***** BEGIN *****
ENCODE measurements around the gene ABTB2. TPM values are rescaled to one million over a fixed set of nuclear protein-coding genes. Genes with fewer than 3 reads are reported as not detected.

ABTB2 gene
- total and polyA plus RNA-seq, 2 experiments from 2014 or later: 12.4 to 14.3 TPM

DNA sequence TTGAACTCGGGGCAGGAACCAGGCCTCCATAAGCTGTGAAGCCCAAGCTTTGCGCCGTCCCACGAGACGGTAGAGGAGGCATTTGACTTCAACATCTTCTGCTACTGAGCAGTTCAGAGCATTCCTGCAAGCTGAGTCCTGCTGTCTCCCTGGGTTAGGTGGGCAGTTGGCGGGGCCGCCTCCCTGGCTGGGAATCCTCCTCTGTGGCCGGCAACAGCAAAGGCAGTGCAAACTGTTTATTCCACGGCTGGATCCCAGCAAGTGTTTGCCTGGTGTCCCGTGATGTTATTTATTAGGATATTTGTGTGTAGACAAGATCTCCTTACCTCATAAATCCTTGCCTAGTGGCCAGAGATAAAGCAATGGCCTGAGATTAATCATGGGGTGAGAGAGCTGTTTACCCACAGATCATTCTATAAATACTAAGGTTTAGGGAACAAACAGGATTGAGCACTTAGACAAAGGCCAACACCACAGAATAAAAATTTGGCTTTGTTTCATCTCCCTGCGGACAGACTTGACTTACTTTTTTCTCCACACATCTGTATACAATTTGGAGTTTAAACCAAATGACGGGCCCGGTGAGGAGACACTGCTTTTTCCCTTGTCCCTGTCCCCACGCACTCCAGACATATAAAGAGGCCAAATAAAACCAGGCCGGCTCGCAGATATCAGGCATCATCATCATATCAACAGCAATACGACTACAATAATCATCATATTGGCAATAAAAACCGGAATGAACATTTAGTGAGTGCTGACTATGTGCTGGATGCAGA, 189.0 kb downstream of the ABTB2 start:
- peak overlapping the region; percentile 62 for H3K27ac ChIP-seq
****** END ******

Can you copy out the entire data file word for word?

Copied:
ENCODE measurements around the gene ABTB2. TPM values are rescaled to one million over a fixed set of nuclear protein-coding genes. Genes with fewer than 3 reads are reported as not detected.

ABTB2 gene
- total and polyA plus RNA-seq, 2 experiments from 2014 or later: 12.4 to 14.3 TPM

DNA sequence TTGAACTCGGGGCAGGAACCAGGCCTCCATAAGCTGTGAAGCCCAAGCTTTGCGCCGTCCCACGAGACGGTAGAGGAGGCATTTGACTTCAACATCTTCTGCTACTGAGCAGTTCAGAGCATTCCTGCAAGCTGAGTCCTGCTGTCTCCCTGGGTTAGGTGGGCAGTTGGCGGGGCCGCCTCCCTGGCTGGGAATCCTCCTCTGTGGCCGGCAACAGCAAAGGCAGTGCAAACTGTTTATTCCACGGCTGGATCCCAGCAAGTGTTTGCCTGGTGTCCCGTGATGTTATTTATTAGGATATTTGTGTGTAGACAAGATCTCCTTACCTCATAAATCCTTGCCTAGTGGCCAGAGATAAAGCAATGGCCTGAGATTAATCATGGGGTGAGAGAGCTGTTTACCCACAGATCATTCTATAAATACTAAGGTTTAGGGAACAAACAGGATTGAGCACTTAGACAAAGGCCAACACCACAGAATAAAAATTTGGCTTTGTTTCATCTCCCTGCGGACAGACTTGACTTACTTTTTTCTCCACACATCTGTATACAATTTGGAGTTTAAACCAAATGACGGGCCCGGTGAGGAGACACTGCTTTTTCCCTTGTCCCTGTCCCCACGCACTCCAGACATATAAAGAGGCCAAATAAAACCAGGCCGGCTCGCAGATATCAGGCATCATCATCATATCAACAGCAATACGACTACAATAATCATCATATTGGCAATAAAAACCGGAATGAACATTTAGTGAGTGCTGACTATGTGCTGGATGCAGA, 189.0 kb downstream of the ABTB2 start:
- peak overlapping the region; percentile 62 for H3K27ac ChIP-seq